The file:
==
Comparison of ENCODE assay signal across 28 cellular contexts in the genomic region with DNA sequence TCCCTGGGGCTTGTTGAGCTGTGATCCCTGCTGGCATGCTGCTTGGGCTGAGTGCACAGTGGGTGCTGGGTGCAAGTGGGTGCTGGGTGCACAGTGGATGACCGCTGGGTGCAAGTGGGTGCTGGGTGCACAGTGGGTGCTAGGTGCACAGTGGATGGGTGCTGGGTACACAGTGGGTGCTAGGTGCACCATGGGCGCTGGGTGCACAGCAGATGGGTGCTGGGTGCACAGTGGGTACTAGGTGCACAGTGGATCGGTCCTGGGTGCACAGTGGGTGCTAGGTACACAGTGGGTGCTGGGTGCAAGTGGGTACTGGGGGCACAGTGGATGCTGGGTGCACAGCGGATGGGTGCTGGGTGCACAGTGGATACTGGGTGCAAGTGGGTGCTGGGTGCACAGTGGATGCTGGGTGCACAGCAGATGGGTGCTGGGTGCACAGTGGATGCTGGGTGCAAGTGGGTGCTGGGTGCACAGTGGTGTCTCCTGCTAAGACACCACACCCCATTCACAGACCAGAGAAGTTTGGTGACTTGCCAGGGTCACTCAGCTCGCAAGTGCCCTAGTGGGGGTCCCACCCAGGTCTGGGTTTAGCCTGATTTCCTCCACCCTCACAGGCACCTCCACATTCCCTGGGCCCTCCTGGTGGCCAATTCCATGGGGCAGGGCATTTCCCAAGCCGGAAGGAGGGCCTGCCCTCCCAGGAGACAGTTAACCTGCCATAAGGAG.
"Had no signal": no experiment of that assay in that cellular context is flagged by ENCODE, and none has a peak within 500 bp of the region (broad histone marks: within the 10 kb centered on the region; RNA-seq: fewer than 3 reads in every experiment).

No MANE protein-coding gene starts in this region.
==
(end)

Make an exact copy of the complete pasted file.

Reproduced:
Comparison of ENCODE assay signal across 28 cellular contexts in the genomic region with DNA sequence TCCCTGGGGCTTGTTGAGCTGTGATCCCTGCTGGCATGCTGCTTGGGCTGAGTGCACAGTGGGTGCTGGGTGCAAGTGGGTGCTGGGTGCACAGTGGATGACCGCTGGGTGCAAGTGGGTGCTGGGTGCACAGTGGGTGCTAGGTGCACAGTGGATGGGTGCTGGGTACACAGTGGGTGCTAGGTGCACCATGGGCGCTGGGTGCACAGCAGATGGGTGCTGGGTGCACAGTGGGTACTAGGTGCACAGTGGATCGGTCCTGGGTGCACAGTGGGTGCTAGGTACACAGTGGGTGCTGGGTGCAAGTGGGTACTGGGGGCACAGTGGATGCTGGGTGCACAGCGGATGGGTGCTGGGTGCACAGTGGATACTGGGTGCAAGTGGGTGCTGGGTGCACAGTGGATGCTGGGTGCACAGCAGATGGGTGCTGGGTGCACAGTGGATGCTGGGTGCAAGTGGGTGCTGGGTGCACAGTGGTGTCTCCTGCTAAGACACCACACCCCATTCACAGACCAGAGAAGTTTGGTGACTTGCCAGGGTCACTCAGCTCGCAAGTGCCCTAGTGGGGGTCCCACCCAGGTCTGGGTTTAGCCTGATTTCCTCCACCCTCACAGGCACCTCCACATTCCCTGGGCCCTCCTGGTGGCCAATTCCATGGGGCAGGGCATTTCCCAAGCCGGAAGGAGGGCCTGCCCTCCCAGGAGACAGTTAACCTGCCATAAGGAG.
"Had no signal": no experiment of that assay in that cellular context is flagged by ENCODE, and none has a peak within 500 bp of the region (broad histone marks: within the 10 kb centered on the region; RNA-seq: fewer than 3 reads in every experiment).

No MANE protein-coding gene starts in this region.